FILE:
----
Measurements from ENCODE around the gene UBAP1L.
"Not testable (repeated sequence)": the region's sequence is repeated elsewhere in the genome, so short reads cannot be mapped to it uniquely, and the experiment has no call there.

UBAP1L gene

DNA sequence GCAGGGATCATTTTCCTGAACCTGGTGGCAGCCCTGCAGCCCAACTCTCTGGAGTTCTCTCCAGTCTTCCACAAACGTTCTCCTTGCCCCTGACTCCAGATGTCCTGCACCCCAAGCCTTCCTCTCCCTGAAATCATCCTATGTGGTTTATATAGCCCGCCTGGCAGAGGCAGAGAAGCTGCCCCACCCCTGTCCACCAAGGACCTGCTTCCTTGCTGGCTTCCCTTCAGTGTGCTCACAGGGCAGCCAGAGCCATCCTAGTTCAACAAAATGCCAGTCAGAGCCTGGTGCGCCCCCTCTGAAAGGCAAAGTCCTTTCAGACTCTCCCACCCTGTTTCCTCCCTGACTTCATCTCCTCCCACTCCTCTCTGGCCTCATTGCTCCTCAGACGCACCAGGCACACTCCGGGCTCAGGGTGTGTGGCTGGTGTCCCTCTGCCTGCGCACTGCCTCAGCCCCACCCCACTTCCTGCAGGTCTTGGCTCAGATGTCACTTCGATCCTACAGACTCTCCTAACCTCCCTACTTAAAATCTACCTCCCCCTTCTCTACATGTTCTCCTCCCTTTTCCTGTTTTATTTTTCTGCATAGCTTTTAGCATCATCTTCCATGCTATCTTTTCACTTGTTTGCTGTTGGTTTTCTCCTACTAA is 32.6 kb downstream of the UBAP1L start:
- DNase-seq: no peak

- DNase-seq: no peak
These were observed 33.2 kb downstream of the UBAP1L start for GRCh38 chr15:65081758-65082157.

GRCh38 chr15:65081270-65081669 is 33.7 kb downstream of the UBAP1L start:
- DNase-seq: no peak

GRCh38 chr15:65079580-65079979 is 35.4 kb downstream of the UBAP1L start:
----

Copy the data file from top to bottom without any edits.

Measurements from ENCODE around the gene UBAP1L.
"Not testable (repeated sequence)": the region's sequence is repeated elsewhere in the genome, so short reads cannot be mapped to it uniquely, and the experiment has no call there.

UBAP1L gene

DNA sequence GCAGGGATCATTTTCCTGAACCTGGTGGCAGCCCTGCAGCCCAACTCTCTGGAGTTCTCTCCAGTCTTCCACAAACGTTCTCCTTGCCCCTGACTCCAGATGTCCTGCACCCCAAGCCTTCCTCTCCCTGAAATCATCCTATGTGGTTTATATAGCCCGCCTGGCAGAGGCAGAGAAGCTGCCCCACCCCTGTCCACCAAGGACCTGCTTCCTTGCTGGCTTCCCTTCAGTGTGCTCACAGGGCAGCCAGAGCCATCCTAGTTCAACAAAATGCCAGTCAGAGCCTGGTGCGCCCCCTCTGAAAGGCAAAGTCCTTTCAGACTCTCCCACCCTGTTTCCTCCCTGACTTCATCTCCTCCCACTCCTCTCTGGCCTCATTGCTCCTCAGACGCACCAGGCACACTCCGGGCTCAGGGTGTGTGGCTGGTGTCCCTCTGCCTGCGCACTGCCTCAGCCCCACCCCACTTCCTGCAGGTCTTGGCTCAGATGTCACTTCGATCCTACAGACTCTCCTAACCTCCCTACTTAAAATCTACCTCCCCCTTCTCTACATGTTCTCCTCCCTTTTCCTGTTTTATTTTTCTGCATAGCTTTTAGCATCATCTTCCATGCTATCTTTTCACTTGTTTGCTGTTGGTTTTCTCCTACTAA is 32.6 kb downstream of the UBAP1L start:
- DNase-seq: no peak

- DNase-seq: no peak
These were observed 33.2 kb downstream of the UBAP1L start for GRCh38 chr15:65081758-65082157.

GRCh38 chr15:65081270-65081669 is 33.7 kb downstream of the UBAP1L start:
- DNase-seq: no peak

GRCh38 chr15:65079580-65079979 is 35.4 kb downstream of the UBAP1L start: